Spanning topics from transportation to civil engineering, hunting technologies, astronomy, brain surgery, architecture, and agriculture, Indigenous Ingenuity is a wide-ranging STEM offering that answers the call for Indigenous nonfiction by reappropriating hidden history. The book includes fun, simple activities and experiments that kids can do to better understand and enjoy the principles used by Indigenous inventors. Readers of all ages are invited to celebrate traditional North American Indigenous innovation, and to embrace the mindset of reciprocity, environmental responsibility, and the interconnectedness of all life.
A Junior Library Guild Selection
Notable Native People
An accessible and educational illustrated book profiling 50 notable American Indian, Alaska Native, and Native Hawaiian people, from NBA star Kyrie Irving of the Standing Rock Lakota to Wilma Mankiller, the first female principal chief of the Cherokee Nation
An American Indian Library Association Youth Literature Award Young Adult Honor Book!
Celebrate the lives, stories, and contributions of Indigenous artists, activists, scientists, athletes, and other changemakers in this beautifully illustrated collection. From luminaries of the past, like nineteenth-century sculptor Edmonia Lewis—the first Black and Native American female artist to achieve international fame—to contemporary figures like linguist jessie little doe baird, who revived the Wampanoag language, Notable Native People highlights the vital impact Indigenous dreamers and leaders have made on the world.
This powerful and informative collection also offers accessible primers on important Indigenous issues, from the legacy of colonialism and cultural appropriation to food sovereignty, land and water rights, and more. An indispensable read for people of all backgrounds seeking to learn about Native American heritage, histories, and cultures, Notable Native People will educate and inspire readers of all ages.
We Still Belong
A thoughtful and heartfelt middle grade novel by American Indian Youth Literature Honor-winning author Christine Day (Upper Skagit), about a girl whose hopeful plans for Indigenous Peoples' Day (and plans to ask her crush to the school dance) go all wrong--until she finds herself surrounded by the love of her Indigenous family and community at an intertribal powwow.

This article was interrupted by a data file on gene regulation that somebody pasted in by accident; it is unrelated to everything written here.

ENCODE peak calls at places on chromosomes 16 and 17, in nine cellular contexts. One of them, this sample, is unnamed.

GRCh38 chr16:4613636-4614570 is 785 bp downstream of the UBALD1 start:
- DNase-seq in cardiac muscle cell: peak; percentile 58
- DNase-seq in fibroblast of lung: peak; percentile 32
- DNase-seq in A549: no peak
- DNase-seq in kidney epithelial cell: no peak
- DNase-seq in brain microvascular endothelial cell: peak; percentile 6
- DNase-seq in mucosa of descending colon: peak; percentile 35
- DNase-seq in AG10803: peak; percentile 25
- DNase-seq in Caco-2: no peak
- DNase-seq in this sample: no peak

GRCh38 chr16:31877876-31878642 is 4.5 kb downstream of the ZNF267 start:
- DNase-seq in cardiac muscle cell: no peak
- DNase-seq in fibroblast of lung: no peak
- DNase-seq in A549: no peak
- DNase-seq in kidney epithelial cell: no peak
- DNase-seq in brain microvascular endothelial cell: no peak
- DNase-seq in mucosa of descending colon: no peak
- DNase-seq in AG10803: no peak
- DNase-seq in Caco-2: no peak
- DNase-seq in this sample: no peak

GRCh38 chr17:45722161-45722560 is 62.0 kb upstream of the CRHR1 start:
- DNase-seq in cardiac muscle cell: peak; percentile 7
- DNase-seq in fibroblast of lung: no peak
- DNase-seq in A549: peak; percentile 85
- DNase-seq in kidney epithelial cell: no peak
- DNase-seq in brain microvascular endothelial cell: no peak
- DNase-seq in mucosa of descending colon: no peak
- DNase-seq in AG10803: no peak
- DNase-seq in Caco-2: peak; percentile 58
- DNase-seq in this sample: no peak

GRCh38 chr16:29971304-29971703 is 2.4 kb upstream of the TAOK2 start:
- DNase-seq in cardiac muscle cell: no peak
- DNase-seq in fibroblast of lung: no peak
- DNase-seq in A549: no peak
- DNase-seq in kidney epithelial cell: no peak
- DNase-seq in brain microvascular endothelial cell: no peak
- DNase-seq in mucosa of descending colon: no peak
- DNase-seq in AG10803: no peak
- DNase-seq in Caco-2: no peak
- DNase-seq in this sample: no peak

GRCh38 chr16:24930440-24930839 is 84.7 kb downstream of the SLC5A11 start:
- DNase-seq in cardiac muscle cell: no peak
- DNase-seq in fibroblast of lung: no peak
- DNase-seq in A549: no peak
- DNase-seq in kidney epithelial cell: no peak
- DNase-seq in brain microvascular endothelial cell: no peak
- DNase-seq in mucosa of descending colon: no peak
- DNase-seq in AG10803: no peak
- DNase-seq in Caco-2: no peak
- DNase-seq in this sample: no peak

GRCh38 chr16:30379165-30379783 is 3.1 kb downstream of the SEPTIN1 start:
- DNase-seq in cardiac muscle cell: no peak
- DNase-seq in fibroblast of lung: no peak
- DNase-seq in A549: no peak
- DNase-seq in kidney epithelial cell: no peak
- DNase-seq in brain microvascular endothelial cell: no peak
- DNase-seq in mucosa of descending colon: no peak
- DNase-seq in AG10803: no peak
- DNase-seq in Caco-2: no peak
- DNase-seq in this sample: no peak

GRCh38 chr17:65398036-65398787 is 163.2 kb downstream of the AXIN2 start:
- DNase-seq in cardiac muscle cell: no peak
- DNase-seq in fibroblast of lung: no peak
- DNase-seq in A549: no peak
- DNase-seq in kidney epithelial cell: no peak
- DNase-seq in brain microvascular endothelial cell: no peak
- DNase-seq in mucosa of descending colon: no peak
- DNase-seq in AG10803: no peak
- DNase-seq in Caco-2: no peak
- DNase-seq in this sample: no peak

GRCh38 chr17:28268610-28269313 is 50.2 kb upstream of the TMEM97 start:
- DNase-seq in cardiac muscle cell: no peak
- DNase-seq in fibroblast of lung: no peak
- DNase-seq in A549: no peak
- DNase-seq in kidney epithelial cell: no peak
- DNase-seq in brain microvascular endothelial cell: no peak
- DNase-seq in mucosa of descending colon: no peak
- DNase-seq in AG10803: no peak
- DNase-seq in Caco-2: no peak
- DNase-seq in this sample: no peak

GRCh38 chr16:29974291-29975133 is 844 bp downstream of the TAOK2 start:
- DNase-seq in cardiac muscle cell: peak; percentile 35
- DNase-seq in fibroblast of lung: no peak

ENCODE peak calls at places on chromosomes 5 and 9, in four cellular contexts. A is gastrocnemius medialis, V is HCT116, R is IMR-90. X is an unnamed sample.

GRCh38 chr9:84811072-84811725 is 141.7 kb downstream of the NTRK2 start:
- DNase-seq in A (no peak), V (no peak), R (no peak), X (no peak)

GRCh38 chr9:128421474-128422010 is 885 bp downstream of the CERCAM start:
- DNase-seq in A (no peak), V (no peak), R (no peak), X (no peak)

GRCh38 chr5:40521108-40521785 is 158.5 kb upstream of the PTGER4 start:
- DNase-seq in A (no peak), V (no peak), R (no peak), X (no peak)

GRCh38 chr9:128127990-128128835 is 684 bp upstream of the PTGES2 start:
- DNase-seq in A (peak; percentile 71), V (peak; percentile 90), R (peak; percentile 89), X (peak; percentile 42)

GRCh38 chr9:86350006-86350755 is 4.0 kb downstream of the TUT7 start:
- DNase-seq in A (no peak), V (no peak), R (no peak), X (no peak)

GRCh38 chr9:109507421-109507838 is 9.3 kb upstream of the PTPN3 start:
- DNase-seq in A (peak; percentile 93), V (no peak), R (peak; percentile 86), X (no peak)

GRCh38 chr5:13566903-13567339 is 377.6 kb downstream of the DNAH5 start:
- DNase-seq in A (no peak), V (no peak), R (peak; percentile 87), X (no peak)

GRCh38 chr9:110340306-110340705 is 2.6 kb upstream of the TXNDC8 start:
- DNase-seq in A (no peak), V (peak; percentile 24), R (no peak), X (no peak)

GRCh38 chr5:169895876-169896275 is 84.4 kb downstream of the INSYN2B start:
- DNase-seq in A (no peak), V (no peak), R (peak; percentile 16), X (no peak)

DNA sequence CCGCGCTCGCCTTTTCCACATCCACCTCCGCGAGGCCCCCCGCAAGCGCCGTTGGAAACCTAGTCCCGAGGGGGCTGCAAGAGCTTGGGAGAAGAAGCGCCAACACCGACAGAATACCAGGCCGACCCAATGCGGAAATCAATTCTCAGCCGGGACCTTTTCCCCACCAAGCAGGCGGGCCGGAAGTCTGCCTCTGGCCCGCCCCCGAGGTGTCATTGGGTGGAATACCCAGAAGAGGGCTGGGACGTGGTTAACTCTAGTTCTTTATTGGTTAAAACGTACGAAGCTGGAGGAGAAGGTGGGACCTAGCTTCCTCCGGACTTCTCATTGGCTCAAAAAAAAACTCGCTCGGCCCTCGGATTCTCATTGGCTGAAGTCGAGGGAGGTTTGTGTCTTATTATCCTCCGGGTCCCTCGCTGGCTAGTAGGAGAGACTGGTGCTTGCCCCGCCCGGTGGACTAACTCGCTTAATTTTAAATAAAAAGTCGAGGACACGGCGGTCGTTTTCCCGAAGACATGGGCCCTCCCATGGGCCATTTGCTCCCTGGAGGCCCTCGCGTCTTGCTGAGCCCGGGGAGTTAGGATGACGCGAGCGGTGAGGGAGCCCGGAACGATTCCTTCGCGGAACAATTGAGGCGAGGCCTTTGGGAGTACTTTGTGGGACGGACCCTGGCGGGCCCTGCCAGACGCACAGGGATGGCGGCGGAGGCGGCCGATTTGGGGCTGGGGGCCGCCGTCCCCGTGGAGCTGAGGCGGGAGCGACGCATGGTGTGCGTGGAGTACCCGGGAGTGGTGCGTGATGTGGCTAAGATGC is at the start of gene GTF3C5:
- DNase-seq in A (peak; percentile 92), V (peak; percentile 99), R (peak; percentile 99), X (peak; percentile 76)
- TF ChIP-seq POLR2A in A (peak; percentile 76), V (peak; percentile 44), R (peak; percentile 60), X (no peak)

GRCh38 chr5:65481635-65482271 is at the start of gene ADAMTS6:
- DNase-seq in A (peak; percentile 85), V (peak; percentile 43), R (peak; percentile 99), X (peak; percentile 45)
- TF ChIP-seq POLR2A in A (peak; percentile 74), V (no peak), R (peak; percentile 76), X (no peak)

Wesley is proud of the poem she wrote for Indigenous Peoples' Day--but the reaction from a teacher makes her wonder if expressing herself is important enough. And due to the specific tribal laws of her family's Nation, Wesley is unable to enroll in the Upper Skagit tribe and is left feeling "not Native enough." Through the course of the novel, with the help of her family and friends, she comes to embrace her own place within the Native community.
Christine Day's debut, I Can Make This Promise, was an American Indian Library Association Youth Literature Award Honor Book, was named a Best Book of the Year by Kirkus, School Library Journal, the Chicago Public Library, and NPR, and was also picked as a Charlotte Huck Honor Book. Her sophomore novel, The Sea in Winter, was an American Indian Library Association Youth Literature Award Honor Book, as well as named a Best Book of the Year by Kirkus and School Library Journal.
We Still Belong is an accessible, enjoyable, and important novel from an author who always delivers.
We Are Grateful: Otsaliheliga
2019 Sibert Honor Book
2019 Orbis Pictus Honor Book
NPR's Guide To 2018’s Great Reads
2018 Book Launch Award (SCBWI)
Kirkus Reviews Best Books of 2018
School Library Journal Best Books of 2018
2018 JLG selection
2019 Reading the West Picture Book Award
The Cherokee community is grateful for blessings and challenges that each season brings. This is modern Native American life as told by an enrolled citizen of the Cherokee Nation.
The word otsaliheliga (oh-jah-LEE-hay-lee-gah) is used by members of the Cherokee Nation to express gratitude. Beginning in the fall with the new year and ending in summer, follow a full Cherokee year of celebrations and experiences. Written by a citizen of the Cherokee Nation, this look at one group of Native Americans is appended with a glossary and the complete Cherokee syllabary, originally created by Sequoyah.